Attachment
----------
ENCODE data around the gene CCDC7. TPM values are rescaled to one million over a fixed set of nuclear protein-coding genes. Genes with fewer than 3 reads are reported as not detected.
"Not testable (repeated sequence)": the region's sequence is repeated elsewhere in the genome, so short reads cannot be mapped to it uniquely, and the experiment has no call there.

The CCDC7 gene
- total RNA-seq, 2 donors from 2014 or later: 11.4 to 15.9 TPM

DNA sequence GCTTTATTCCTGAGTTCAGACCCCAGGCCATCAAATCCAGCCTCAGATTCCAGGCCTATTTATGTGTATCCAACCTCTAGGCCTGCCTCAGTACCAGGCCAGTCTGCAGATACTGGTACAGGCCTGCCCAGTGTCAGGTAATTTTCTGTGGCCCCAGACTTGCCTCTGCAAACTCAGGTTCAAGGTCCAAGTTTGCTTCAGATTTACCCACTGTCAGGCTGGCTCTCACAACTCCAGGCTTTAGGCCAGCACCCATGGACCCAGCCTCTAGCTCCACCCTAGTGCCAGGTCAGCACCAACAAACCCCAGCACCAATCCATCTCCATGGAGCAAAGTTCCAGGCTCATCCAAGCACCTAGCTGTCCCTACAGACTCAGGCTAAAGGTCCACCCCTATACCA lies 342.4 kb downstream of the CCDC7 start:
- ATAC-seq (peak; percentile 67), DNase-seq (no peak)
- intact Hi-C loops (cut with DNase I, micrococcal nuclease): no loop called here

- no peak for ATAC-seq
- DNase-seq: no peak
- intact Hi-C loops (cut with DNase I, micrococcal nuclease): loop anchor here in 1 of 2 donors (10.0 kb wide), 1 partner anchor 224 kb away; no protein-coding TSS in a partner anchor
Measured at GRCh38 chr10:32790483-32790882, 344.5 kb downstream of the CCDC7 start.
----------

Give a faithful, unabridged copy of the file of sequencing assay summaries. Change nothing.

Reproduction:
ENCODE data around the gene CCDC7. TPM values are rescaled to one million over a fixed set of nuclear protein-coding genes. Genes with fewer than 3 reads are reported as not detected.
"Not testable (repeated sequence)": the region's sequence is repeated elsewhere in the genome, so short reads cannot be mapped to it uniquely, and the experiment has no call there.

The CCDC7 gene
- total RNA-seq, 2 donors from 2014 or later: 11.4 to 15.9 TPM

DNA sequence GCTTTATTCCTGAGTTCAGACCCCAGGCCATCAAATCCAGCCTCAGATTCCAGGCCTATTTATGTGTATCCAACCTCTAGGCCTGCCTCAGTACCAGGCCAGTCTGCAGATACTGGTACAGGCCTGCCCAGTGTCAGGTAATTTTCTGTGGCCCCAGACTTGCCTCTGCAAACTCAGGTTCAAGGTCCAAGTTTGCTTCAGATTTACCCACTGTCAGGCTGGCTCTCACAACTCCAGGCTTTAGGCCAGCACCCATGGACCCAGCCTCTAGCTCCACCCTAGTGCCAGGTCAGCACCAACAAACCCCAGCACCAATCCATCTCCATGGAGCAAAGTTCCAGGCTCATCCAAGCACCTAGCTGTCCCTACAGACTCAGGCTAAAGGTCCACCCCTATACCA lies 342.4 kb downstream of the CCDC7 start:
- ATAC-seq (peak; percentile 67), DNase-seq (no peak)
- intact Hi-C loops (cut with DNase I, micrococcal nuclease): no loop called here

- no peak for ATAC-seq
- DNase-seq: no peak
- intact Hi-C loops (cut with DNase I, micrococcal nuclease): loop anchor here in 1 of 2 donors (10.0 kb wide), 1 partner anchor 224 kb away; no protein-coding TSS in a partner anchor
Measured at GRCh38 chr10:32790483-32790882, 344.5 kb downstream of the CCDC7 start.